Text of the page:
CSci 150: Foundations of computer science
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Clustering is an important problem that comes in many contexts, including search results, advertising, and politics: We have a set of points, and we want to break them up into a handful of “clusters” of near neighbors. For example, suppose we have 10 points on the plane.

And suppose we want to identify two different “clusters” to which each point belongs. In this particular picture, it might make sense to see that the lower right group of points are part of one cluster while the upper left group of points belong to another cluster.

To see how this might be applied to advertising, say, the points might represent customers. Each coordinate might represent things that the customers have bought in the past. For instance, maybe the x-axis represents how many groceries the customer has bought, while the y-axis represents how many books the customer has bought. We might suppose that we want to identify groups of customers, so we can advertise one sale to customers in one cluster but a different sale to customers in another cluster. After all, a sale on baby bottles may be very attractive to customers who seem to buy diapers, but hardly attractive to others.

In such a context, you might expect each point to be across hundreds of dimensions (each representing a different product), you might expect there to be thousands of points, and you might want to separate the thousands of points into a dozen or so different clusters. For the sake of having a sane example that we can picture, though, we'll stick to our 10 points in two-dimensional space, which we want to separate into two different clusters.


The k-means algorithm, also known as Lloyd's algorithm, is a popular technique for this. First we choose two “centers” randomly.

After choosing two random centers, which I've diagrammed as red and green X's above, for each point we figure out which center is closest. In the above diagram, I've colored each point red or green to illustrate which center it is closest to.

After breaking our points into two groups, we then take the center among each group, and we move the “center” to this computed center.

As you can see, after moving each center, some points that were previously closer to one center have become closer to another instead. We repeat the process.

In general, we continue repeating the process until the centers don't seem to be moving far. In this simple example, though, we are done: No points moved from one center to another, so there won't be any more movement.

As you can see, we've ended up with a situation where the lower right points have been identified as belonging to a separate cluster from the upper left points, just as we expected.


The k-means algorithm is interesting because it is both (a) important and (b) reasonably complex. In fact, at first it may look way too complex for a beginner. But using functions, we can break it down to bite-sized pieces that we can reasonably tackle. Here are some helpful functions:


Computes and returns the distance from (x0, y0) to (x1, y1).


Computes and returns the index of which point in centers is closest to (x0, y0). (In this and the following, when we have a list of points like centers, it is actually a list of lists: Each sublist represents a point, and it contains two numbers corresponding to the point's x-coordinate and the point's y-coordinate.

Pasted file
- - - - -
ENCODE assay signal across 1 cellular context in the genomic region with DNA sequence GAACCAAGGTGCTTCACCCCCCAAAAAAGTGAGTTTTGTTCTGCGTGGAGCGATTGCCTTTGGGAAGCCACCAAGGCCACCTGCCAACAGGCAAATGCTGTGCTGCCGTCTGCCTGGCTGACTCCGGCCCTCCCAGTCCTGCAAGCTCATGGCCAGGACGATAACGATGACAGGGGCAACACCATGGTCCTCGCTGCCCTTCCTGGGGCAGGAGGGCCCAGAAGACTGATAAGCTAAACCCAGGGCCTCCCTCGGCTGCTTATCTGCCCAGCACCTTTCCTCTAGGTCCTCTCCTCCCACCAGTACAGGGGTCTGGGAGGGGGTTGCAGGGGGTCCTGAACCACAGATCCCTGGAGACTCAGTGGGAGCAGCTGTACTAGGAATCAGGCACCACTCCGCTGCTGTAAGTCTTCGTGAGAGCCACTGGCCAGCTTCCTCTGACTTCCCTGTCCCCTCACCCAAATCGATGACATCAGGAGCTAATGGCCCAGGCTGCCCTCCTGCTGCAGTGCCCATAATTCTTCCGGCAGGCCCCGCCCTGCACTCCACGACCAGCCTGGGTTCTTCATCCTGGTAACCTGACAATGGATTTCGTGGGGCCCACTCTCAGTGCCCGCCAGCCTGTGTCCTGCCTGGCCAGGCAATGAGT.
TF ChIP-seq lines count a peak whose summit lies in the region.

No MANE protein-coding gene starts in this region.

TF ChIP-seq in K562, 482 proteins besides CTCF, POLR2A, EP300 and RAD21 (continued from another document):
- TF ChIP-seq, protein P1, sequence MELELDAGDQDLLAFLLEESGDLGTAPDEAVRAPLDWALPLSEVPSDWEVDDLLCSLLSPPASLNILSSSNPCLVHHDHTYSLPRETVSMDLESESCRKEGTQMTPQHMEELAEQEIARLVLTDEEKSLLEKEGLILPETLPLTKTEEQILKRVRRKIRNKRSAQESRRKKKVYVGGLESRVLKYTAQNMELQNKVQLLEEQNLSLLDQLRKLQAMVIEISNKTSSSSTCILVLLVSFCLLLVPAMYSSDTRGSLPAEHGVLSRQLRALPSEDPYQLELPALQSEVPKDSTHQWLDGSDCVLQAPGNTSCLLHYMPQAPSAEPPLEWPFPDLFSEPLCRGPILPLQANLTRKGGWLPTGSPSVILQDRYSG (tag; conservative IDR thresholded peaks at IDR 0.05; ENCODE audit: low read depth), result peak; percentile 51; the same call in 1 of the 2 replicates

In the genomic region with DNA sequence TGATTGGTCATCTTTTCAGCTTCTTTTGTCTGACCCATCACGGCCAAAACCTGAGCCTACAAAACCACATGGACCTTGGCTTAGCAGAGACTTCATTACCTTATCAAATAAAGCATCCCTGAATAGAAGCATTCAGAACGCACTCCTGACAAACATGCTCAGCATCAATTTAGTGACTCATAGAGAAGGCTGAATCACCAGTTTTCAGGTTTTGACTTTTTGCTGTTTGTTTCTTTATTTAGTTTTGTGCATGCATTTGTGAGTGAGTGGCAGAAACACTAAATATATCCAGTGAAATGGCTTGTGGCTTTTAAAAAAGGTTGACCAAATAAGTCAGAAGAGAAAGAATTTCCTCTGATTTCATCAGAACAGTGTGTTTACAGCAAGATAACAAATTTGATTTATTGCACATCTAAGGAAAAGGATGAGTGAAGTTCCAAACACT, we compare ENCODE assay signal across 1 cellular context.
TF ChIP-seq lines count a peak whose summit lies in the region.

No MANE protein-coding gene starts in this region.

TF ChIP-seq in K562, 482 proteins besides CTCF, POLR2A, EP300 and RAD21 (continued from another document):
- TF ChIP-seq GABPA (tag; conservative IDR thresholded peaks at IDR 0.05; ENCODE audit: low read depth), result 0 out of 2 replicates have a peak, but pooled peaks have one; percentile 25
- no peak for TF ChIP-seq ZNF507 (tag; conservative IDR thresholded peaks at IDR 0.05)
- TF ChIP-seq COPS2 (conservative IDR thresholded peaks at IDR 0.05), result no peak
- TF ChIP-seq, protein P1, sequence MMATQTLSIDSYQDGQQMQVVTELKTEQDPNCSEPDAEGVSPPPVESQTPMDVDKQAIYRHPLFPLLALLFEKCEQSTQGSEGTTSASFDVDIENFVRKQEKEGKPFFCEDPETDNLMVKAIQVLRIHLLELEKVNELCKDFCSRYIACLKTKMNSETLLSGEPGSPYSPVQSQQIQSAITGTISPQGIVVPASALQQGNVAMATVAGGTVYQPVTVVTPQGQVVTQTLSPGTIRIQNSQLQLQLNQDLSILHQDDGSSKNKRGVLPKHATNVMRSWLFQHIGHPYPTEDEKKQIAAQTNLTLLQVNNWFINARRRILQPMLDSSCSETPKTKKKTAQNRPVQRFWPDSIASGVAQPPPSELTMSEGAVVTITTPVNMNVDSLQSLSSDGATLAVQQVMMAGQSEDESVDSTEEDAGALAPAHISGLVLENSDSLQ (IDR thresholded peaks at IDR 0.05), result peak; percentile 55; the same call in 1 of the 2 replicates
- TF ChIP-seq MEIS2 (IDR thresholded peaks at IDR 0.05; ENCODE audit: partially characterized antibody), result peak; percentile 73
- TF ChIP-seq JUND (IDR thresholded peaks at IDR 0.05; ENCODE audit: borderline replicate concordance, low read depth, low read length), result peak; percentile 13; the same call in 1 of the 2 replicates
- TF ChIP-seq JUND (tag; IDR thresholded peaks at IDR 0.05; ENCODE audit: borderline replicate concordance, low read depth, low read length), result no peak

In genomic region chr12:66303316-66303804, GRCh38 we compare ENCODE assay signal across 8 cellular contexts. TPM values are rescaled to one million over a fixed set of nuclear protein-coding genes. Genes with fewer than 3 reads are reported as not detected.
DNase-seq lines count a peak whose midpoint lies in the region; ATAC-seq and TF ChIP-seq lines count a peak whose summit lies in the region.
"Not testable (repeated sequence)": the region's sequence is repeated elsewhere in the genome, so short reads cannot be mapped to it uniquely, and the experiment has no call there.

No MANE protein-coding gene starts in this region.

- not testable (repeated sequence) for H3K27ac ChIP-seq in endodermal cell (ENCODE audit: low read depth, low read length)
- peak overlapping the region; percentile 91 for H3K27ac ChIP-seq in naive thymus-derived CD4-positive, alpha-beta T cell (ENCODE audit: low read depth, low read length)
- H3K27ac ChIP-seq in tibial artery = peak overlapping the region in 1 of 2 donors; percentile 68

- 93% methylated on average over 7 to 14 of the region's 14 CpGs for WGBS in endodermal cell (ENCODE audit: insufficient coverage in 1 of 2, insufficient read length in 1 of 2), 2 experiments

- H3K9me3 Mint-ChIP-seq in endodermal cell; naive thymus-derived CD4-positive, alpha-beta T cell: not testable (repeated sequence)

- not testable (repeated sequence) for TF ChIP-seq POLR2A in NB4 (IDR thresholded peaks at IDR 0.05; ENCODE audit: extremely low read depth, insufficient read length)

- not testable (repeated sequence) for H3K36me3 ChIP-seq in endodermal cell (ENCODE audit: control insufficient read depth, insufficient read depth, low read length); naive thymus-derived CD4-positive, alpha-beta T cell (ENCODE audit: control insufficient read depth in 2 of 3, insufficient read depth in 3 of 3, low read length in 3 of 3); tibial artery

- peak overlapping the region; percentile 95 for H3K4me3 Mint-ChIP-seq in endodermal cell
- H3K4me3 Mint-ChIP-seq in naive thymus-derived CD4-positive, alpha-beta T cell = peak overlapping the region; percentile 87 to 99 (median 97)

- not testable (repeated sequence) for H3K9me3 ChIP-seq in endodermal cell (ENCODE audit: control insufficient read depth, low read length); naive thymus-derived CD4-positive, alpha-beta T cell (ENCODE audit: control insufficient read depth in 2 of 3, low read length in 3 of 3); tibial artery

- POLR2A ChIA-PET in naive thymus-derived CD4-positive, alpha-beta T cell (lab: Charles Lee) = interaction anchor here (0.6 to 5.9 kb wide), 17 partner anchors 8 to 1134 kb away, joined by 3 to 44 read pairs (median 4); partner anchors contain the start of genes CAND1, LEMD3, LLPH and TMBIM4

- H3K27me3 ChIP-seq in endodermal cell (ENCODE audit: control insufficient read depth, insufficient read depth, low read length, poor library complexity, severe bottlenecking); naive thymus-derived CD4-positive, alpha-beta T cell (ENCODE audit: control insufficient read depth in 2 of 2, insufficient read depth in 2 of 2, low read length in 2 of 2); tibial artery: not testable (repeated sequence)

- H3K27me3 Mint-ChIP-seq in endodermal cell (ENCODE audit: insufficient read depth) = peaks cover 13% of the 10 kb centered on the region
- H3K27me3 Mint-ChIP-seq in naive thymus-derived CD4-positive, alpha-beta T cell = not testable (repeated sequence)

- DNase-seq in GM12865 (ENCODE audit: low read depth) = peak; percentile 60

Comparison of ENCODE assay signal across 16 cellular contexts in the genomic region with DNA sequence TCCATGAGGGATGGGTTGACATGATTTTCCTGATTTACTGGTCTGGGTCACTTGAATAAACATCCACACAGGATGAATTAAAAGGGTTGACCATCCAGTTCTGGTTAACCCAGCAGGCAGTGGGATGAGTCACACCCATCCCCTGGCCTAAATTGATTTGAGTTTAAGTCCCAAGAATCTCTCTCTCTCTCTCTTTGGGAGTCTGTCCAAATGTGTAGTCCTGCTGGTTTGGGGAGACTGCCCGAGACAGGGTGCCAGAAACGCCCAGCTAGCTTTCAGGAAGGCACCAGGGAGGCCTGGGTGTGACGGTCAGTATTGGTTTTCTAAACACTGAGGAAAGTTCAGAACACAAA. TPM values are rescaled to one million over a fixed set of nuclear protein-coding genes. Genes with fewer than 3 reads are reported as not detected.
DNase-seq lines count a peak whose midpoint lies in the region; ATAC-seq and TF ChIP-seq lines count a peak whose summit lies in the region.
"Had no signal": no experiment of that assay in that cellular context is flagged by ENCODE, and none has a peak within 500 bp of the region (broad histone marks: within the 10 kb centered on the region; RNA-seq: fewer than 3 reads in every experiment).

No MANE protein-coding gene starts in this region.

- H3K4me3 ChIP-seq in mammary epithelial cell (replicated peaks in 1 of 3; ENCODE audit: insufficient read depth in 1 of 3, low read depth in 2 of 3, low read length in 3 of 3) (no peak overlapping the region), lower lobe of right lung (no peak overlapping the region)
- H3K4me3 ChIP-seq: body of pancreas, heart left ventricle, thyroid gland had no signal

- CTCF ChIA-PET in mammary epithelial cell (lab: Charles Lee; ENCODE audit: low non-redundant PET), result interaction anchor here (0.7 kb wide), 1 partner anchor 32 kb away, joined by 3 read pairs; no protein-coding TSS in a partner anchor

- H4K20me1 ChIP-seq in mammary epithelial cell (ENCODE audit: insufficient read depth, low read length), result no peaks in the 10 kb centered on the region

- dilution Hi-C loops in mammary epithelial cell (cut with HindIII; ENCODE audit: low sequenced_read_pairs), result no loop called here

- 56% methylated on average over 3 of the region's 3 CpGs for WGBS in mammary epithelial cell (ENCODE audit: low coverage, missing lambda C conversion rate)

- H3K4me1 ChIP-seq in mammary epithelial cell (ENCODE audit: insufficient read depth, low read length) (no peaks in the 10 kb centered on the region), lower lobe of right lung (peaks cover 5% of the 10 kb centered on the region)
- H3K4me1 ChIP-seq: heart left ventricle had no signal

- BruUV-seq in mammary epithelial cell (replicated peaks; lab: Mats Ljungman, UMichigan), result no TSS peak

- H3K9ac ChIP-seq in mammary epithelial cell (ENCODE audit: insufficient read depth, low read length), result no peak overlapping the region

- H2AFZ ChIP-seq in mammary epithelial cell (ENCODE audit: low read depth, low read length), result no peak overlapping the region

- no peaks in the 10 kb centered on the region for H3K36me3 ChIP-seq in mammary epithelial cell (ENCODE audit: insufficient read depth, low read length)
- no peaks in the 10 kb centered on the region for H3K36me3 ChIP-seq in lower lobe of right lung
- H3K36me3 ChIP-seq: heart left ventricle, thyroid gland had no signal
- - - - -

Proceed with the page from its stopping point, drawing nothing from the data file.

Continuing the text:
(This function will end up using distance.)


Computes and returns a list of the points in points that are closest to center index from centers.

(This function will end up using find_closest.)


Computes and returns the point whose x-coordinate is the average of the x-coordinates in points and whose y-coordinate is the average of the y-coordinates in points.


Computes and returns the total distance between corresponding points in points0 and points1

(This function will end up using distance.)

From here, we can define a function that computes the next set of centers based on the current set of centers.

def compute_new_centers(centerspoints):
    result = []
    for i in range(len(centers)):
        cluster = find_cluster(icenterspoints)
        center = average_points(cluster)
    return result

And then we can define a function that handles the entire k-means clustering algorithm:

def compute_clusters(pointsnum_clusters):
    centers = []
    for i in range(num_clusters):
        centers.append([100 * random.random(), 100 * random.random()])

    while True:
        new_centers = compute_new_centers(centerspoints)
        if distance_points(new_centerscenters) < 0.001:
            return new_centers
        centers = new_centers

Here, the first for loop just generates the initial randomly generated points. Then for 1,000 iterations we update to a new set of centers. It may be that this process slow down much faster, so most of the iterations may be pointless repetition; but 1,000 iterations will likely be enough to settle down to a reasonable group of centers.


Look at what happened here: In order to develop a very complex algorithm, we broke the problem into relatively simple problems, each of which fit into a function. This is called decomposing a problem.

We can visualize how the different functions here use one another.